Mike: No, there's no 110-volt plug that you plug into the wall, and then as a contractor -- as a licensed contractor -- we have to get permits to do this in certain towns, we need certain permits to do certain things, and then we have to pay sales tax to the state as well. When you start adding all these things up, you've got sales tax, permits, electrical cost, labor costs, accessories. As a company, we incur overhead costs, we have workman's compensation insurance, so God forbid if something does happen out at your home, a lot of what you do-it-yourselfers ... you hire someone online and they slip and fall off a ladder at your home, you are responsible, you are legally responsible for that person if he gets hurt in your yard. The other thing is liability insurance, God forbid something happens, what if a fire starts, what if they wire something wrong electrically, or something like that, and God forbid, and you have to have a liability claim, I don't know many online installers that have liability insurance. We have liability insurance, workman's compensation insurance, when our trucks are parked in your driveway, we have insurance for our vehicles.
That's all part of buying a system from a licensed and insured contractor. Yes, it's more money, but that's what we do, we are the professionals that do that. The other thing is, if there's a problem six months down the line you call us, we come out and look at it, there's a one year warranty on the complete system, there's 12 years parts on it that -- God forbid they don't ... an online installer can't register your system online because they are not a dealer. At some point, we can get the additional five to six years warranty on the parts to do that. In reality, you are saving money in the long run when you look out five or six years down the line, and now some of the cons to this with the online-buying something online. This is going to come on a common carrier to you, it's going to be delivered to you in truck or trailer, and some of these units weigh a couple hundred of pounds, if are at work and your wife is home, I hope she can lift 200 pounds off the truck or trailer that day, and then not even know what the accessories are, and if there's any damages to that, that got shipped by a common carrier or something like that.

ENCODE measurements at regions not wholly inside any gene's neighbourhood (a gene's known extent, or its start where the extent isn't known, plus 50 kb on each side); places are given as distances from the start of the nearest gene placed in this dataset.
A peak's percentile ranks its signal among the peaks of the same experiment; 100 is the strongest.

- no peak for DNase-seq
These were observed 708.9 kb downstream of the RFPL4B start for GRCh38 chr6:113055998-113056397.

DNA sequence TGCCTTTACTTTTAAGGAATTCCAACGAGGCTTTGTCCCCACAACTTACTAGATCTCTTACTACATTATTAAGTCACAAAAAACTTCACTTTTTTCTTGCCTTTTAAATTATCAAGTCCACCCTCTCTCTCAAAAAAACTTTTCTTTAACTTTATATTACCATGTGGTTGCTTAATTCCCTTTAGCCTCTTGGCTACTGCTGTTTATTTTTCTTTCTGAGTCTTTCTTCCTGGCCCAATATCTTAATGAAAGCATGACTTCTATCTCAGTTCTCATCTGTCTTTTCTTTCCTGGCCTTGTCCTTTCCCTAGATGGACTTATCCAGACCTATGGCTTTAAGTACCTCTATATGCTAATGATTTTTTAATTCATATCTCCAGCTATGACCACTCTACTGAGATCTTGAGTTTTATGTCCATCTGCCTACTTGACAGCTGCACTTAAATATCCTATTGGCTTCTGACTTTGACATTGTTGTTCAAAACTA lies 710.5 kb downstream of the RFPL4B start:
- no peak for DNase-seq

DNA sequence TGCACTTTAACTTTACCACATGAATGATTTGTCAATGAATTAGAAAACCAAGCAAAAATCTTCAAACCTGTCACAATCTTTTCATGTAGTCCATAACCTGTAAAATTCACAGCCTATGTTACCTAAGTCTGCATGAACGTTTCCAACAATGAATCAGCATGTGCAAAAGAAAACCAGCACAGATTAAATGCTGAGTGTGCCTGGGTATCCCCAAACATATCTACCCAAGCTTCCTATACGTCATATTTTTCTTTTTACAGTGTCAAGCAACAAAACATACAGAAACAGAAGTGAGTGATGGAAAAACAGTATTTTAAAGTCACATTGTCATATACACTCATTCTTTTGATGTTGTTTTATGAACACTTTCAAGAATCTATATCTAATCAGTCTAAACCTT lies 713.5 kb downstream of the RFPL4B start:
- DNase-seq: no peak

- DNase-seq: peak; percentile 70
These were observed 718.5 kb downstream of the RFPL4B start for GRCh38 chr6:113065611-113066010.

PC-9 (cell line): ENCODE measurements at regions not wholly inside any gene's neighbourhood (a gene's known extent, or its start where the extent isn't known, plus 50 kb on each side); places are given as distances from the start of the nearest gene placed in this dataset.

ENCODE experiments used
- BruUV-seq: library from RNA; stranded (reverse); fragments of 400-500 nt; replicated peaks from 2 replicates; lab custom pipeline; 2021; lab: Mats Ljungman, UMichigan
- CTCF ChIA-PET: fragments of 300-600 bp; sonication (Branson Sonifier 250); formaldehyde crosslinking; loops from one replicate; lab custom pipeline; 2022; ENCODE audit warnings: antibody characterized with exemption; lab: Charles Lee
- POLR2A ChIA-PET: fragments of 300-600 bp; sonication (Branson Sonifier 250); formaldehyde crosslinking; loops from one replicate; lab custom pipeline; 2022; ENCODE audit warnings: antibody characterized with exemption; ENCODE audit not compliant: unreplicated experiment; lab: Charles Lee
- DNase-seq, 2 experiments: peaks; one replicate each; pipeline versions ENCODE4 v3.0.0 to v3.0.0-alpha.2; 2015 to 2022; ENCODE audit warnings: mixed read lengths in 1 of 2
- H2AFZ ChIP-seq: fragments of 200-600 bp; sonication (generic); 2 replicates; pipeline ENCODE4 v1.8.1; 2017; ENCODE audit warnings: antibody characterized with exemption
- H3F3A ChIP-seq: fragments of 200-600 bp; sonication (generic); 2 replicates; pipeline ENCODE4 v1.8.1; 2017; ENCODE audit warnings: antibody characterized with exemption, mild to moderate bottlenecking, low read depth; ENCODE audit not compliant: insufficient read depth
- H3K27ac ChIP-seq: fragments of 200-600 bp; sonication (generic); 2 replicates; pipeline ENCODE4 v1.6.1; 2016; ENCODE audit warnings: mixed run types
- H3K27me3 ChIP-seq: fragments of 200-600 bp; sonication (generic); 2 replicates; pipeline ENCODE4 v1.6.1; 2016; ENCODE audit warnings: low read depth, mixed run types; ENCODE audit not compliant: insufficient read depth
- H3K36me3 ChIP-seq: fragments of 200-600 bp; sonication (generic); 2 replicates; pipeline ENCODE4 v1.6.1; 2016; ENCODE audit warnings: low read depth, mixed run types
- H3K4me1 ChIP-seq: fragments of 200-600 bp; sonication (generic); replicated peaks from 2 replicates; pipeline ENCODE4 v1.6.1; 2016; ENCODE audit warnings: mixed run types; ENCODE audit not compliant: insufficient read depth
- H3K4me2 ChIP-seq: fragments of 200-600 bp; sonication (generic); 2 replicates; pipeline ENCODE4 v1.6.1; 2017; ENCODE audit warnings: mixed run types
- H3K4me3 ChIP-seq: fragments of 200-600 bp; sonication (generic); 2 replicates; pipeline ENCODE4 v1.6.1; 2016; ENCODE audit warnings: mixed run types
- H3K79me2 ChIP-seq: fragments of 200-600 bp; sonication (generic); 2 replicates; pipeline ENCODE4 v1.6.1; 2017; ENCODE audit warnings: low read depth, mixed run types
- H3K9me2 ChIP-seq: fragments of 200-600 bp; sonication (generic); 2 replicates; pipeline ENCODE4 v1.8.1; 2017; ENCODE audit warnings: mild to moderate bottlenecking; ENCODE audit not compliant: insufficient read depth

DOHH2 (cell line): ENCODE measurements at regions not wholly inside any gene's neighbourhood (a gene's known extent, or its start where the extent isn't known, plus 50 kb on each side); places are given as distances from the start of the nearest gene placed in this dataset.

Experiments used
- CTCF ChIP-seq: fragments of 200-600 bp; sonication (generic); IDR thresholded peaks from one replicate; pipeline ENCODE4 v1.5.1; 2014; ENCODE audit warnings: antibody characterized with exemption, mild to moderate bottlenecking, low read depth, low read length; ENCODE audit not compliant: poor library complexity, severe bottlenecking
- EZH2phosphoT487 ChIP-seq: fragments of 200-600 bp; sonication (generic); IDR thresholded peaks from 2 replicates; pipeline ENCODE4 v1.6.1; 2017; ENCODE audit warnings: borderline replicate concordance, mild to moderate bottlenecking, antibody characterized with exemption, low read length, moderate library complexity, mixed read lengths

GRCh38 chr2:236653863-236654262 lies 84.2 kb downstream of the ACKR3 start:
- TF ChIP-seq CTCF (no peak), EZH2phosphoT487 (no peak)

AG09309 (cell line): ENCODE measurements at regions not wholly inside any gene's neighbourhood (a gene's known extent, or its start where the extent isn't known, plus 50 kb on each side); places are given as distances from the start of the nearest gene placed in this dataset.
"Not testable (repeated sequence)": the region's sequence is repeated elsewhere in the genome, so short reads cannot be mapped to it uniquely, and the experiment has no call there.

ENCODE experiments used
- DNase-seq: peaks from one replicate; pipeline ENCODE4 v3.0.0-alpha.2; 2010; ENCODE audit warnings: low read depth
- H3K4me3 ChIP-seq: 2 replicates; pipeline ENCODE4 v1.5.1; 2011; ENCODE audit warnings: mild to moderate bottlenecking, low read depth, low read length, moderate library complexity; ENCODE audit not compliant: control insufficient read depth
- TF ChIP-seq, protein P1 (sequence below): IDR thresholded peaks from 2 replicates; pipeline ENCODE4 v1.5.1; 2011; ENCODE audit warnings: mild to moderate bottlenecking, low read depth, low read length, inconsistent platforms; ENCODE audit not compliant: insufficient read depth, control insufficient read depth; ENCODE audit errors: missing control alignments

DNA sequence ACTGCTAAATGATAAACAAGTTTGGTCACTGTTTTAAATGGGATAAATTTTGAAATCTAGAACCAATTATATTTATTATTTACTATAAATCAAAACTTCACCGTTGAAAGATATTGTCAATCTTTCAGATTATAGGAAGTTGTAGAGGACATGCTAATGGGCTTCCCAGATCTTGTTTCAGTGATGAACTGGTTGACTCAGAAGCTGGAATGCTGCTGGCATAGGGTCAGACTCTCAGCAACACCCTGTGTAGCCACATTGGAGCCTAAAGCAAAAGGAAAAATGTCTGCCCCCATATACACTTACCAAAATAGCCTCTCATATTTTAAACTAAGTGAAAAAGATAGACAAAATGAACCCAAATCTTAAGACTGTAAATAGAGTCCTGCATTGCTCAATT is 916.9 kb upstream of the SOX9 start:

John: There's a lot of things that you guys know how to deal with.
Mike: We know how to deal with these things when shipping, in damages, in warranty claims, a lot of stuff too. A lot of people go online and they buy a unit online, we see the do-it-yourselfer, and we hear all these nightmares all the time, and the people say, "Our unit doesn't run." We go out to the home, we look at it from a service perspective, and they've got a 50 Hertz unit out there, they've got a unit that's trying to run on overseas electricity, they don't even know --
John: -- It's made for Europe.
Mike: -- it's made for Europe, yes, because a lot of these online sellers are all over the world. They are not selling Unites States branded equipments, it's not 60 Hertz, there's a lot of things that go into this. Again a lot --
John: -- Stuff that the average person won't even think of.
Mike: -- Won't even think of. They just see something online and they go and buy it, and they don't know the accessories, they don't know all these things.